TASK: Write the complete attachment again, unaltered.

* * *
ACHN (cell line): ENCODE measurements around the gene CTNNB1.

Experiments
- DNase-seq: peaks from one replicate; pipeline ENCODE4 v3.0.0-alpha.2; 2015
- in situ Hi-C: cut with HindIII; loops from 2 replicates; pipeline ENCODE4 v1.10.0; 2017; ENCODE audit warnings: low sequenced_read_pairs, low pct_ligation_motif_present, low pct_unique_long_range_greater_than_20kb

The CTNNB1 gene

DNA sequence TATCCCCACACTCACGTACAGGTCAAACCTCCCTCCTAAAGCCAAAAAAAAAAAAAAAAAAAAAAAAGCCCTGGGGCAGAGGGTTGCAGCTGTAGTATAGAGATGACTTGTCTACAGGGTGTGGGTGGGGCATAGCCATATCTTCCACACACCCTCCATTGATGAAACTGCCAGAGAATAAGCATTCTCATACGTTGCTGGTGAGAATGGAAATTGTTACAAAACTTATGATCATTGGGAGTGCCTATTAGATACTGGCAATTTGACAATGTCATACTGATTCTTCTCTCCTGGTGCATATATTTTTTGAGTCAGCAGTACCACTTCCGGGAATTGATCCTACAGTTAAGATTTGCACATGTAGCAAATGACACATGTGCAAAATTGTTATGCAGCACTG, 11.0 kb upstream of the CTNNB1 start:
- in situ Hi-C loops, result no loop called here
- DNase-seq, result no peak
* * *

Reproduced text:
ACHN (cell line): ENCODE measurements around the gene CTNNB1.

Experiments
- DNase-seq: peaks from one replicate; pipeline ENCODE4 v3.0.0-alpha.2; 2015
- in situ Hi-C: cut with HindIII; loops from 2 replicates; pipeline ENCODE4 v1.10.0; 2017; ENCODE audit warnings: low sequenced_read_pairs, low pct_ligation_motif_present, low pct_unique_long_range_greater_than_20kb

The CTNNB1 gene

DNA sequence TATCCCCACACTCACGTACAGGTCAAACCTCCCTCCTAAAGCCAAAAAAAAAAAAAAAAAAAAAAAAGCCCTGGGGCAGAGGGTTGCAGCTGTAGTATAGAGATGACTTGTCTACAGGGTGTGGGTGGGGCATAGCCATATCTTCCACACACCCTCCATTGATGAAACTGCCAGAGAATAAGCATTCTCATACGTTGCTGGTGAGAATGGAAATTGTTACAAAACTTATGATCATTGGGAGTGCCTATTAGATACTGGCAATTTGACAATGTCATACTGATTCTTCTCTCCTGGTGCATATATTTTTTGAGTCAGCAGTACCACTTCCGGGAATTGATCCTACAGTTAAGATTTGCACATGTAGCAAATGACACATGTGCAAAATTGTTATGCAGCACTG, 11.0 kb upstream of the CTNNB1 start:
- in situ Hi-C loops, result no loop called here
- DNase-seq, result no peak